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January 24, 2024

From the CEO's Desk Newsletter

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Faces of Ava: Marie Fontenot

Our VP of Power Resources Marie Fontenot buys $750 million of electricity each year. We look at what she does to keep things affordable, reliable, and clean.

Marie Fontenot, Ava Community Energy’s Vice President of Power Resources, has a complicated job.

Each year her team buys around $750 million worth of energy, capacity, and other services needed to keep the lights on for Ava’s 635,000 customers. The portfolio they assemble needs to be affordable, reliable, and clean, ensuring Ava delivers on its commitments to the Board of Directors and communities.

Procurement also means complying with substantial state laws and regulations, like California’s renewable portfolio standard, resource adequacy, and electric system reliability requirements.

Inherent to the job is risk management. California is at the leading edge of a global transition from old polluting power plants to new clean renewable energy sources. New incentives from Congress, rapidly changing technologies, and the imperative to fight climate change are accelerating the process, while high interest rates, inflation, and a trade war are slowing it down.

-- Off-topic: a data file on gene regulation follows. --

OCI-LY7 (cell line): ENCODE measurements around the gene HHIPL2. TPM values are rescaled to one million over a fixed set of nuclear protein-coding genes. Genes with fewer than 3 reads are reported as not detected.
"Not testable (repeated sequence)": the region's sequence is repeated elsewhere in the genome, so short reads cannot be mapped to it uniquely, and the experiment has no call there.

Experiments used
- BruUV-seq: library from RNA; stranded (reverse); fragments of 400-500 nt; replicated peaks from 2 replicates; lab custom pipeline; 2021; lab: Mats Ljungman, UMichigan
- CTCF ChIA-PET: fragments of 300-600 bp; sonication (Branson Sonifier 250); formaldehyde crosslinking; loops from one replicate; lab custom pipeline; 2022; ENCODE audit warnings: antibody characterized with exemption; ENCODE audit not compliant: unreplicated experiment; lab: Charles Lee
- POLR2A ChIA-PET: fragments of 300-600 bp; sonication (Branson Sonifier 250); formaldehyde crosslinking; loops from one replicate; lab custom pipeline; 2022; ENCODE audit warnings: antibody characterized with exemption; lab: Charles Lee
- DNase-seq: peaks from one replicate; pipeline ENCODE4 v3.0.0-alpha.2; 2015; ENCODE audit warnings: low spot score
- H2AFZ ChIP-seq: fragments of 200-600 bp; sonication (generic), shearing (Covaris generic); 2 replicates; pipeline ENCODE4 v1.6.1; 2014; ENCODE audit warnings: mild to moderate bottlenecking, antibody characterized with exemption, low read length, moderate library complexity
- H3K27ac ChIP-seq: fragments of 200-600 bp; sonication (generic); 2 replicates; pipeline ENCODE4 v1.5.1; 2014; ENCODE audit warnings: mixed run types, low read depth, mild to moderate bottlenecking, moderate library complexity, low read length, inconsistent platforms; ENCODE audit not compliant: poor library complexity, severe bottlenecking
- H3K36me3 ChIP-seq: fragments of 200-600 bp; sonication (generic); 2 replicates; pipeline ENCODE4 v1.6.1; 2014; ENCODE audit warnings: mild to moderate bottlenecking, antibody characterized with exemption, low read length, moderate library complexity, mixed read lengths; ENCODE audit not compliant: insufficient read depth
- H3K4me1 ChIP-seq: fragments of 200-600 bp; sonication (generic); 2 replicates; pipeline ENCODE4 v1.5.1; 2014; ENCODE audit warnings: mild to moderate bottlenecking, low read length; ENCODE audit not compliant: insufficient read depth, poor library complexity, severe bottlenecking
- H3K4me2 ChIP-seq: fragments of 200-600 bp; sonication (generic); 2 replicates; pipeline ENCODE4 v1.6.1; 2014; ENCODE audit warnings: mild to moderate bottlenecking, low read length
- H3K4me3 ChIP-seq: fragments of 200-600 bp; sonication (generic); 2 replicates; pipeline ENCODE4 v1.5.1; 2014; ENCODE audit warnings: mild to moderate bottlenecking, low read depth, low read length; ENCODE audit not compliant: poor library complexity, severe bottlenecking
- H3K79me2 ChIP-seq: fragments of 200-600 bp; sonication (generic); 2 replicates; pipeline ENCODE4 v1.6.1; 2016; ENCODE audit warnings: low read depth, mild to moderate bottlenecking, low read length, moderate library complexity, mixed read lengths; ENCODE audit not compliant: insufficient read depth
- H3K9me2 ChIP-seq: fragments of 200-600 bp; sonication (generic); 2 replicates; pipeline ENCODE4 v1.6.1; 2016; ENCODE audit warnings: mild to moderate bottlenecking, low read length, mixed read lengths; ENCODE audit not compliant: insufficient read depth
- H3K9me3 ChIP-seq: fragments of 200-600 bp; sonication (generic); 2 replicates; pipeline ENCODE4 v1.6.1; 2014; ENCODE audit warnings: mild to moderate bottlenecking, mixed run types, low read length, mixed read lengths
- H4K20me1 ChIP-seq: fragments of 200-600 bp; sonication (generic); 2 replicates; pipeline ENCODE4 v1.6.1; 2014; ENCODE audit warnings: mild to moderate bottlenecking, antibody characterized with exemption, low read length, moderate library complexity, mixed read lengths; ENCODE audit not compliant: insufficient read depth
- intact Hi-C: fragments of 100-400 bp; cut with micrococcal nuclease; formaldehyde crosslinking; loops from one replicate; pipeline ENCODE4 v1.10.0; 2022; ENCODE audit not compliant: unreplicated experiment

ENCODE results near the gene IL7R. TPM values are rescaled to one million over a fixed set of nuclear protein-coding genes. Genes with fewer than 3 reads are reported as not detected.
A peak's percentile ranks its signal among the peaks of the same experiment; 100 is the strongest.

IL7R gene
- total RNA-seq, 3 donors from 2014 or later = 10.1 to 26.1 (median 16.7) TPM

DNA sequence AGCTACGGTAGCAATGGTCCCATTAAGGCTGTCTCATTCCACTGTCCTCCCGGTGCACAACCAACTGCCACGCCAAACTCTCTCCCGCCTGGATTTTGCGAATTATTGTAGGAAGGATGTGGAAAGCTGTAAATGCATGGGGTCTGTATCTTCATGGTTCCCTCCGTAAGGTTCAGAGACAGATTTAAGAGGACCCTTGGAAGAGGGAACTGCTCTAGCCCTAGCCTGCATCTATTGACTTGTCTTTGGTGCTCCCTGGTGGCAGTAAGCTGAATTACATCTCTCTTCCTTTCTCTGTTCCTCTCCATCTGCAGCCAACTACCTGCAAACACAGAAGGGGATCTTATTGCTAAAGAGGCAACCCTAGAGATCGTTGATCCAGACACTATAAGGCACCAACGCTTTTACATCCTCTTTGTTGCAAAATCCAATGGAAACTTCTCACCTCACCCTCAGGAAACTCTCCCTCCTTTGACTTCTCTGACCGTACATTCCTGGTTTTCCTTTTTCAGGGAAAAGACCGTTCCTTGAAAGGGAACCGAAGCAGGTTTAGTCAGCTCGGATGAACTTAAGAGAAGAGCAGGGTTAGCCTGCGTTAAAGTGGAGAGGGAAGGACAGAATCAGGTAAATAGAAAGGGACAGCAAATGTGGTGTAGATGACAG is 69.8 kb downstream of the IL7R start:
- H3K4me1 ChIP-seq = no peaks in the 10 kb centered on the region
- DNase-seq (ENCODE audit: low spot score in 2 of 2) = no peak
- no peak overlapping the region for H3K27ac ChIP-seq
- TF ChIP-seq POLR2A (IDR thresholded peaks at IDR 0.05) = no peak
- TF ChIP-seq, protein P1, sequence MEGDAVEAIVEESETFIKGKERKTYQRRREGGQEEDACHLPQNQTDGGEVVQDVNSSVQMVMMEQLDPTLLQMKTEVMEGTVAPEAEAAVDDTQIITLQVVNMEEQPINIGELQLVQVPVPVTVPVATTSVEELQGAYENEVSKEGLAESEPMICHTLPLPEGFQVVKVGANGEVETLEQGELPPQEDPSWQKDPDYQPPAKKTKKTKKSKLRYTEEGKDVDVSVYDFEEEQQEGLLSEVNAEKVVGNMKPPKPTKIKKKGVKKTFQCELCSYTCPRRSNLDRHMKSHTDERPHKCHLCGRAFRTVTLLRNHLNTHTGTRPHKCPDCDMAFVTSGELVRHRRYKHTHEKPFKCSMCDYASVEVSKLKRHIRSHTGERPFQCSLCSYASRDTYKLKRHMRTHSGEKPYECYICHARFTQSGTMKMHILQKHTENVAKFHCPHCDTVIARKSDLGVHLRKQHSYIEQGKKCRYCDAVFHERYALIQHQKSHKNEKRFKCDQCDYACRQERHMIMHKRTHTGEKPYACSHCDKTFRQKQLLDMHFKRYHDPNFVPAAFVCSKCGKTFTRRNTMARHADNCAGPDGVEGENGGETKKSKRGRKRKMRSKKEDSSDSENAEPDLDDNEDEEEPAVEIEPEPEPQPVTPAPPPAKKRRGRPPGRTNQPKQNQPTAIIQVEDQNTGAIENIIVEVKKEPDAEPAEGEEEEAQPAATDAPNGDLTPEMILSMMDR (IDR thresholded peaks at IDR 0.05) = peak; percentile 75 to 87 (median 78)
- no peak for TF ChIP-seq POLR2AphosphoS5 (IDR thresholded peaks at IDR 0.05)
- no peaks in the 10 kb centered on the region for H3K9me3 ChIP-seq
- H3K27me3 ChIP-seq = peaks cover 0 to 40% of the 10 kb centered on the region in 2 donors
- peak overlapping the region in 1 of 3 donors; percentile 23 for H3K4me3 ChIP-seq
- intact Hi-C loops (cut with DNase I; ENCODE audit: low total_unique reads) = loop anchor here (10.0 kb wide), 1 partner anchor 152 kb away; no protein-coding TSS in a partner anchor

Cajun Roots

Marie comes from an old Cajun family; her grandparents grew up in Opelousas, Louisiana, a little parish west of Baton Rouge. Cajuns, originally known as Acadians, were French settlers expelled from the eastern Canadian provinces by the conquering British in 1755. A number of them ended up in the Louisiana Territory, claimed at the time by France.

Marie herself was born and raised in New Jersey, but would visit family in Louisiana. “I learned that Fontenot is a very common name in Louisiana,” she says. “The last time I went there I had an Uber driver with the same name.”

“What’s a Megawatt?”

She went to college in Colorado, getting journalism and business degrees at the University of Colorado. While she was initially interested in marketing, a friend talked her into applying for a job at Xcel Energy.

“In my first interview I had to ask ‘What’s a megawatt?’” she recalls.

She was hired nonetheless, but had to learn on the job and pass a test to get a reliability certification within 9 months -- or get fired.

She worked on “commercial operations,” scheduling power deliveries for the Midwestern branches of the multi-state Xcel system, from offices in Denver. “I did that for four and a half years, alternating day and night shifts,” she says. “It was brutal.”